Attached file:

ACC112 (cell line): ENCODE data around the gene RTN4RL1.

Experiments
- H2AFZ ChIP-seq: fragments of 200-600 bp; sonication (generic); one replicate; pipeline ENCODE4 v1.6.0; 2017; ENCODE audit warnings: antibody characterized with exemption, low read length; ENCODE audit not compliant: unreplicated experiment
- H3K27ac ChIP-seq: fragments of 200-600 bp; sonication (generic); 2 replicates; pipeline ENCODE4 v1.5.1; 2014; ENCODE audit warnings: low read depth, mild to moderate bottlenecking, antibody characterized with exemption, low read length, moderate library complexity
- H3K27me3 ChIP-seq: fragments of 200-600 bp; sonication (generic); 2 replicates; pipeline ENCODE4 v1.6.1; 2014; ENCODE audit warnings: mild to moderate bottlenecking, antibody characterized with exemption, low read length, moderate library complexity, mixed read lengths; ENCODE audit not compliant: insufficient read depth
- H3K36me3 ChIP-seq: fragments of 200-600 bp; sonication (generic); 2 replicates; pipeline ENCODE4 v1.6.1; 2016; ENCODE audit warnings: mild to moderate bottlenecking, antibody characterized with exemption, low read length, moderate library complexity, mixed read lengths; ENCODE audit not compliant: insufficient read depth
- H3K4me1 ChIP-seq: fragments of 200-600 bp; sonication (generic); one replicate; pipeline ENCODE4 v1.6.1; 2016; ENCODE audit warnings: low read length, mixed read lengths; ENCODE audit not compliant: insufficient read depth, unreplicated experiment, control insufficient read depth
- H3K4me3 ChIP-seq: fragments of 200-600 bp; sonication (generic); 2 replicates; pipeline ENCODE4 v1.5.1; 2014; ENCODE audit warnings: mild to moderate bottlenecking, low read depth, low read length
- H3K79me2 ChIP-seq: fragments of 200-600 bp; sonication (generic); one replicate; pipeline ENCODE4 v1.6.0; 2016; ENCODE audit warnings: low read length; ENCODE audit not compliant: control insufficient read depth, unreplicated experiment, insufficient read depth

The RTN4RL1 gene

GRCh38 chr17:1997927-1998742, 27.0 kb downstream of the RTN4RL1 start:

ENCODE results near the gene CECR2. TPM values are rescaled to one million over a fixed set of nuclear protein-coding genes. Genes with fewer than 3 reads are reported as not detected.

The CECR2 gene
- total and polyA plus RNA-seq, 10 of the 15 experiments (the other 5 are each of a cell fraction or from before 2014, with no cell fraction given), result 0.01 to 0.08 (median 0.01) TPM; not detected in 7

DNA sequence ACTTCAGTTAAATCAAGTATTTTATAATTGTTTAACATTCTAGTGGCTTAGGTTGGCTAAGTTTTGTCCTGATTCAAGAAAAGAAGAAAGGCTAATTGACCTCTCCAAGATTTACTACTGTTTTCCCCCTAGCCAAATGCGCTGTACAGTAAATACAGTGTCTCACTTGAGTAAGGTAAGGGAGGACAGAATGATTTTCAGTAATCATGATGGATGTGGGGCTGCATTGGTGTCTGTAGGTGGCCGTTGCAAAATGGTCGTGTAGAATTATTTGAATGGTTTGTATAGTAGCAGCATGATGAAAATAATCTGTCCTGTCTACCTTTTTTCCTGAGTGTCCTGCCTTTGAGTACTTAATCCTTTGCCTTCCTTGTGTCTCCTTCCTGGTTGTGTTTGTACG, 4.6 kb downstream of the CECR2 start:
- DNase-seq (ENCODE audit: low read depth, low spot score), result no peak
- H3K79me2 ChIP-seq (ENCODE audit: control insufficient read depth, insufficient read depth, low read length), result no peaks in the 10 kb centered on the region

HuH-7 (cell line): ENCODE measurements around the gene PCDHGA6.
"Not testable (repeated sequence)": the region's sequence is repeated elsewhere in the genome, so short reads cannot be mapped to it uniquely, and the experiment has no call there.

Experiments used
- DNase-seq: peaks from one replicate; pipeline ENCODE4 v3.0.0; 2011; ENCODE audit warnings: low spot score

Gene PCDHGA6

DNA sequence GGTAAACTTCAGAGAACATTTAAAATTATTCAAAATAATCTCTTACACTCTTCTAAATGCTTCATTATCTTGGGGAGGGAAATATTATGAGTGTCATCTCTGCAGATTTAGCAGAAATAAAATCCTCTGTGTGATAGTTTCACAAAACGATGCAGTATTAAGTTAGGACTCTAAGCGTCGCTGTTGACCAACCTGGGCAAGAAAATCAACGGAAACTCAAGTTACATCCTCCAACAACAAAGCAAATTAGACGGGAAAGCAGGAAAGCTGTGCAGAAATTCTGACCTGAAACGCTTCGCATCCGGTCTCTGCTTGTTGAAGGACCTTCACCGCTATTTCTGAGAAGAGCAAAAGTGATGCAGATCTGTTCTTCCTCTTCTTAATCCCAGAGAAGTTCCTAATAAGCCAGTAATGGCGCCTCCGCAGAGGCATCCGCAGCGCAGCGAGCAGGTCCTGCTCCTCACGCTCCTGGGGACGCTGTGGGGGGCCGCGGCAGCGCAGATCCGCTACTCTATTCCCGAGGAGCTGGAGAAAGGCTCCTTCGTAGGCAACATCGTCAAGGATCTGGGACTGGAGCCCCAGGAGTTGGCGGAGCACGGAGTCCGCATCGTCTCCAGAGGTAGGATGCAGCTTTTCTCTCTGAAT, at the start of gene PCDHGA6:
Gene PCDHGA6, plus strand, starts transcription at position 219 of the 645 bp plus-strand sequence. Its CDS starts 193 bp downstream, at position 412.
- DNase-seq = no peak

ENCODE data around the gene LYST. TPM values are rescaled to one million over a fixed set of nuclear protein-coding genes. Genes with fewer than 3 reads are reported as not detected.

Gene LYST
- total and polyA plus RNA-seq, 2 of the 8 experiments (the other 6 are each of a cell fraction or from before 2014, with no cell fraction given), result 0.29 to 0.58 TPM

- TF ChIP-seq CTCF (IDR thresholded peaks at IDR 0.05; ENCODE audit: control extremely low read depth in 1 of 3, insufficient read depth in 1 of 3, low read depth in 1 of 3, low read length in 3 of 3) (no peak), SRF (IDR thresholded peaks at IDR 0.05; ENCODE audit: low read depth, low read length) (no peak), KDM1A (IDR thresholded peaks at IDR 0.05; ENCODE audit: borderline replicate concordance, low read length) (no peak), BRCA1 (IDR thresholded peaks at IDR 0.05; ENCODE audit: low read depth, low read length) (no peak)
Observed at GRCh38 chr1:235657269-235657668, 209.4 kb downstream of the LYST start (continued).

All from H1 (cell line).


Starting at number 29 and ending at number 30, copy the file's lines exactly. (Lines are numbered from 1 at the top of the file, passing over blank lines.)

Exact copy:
- TF ChIP-seq CTCF (IDR thresholded peaks at IDR 0.05; ENCODE audit: control extremely low read depth in 1 of 3, insufficient read depth in 1 of 3, low read depth in 1 of 3, low read length in 3 of 3) (no peak), SRF (IDR thresholded peaks at IDR 0.05; ENCODE audit: low read depth, low read length) (no peak), KDM1A (IDR thresholded peaks at IDR 0.05; ENCODE audit: borderline replicate concordance, low read length) (no peak), BRCA1 (IDR thresholded peaks at IDR 0.05; ENCODE audit: low read depth, low read length) (no peak)
Observed at GRCh38 chr1:235657269-235657668, 209.4 kb downstream of the LYST start (continued).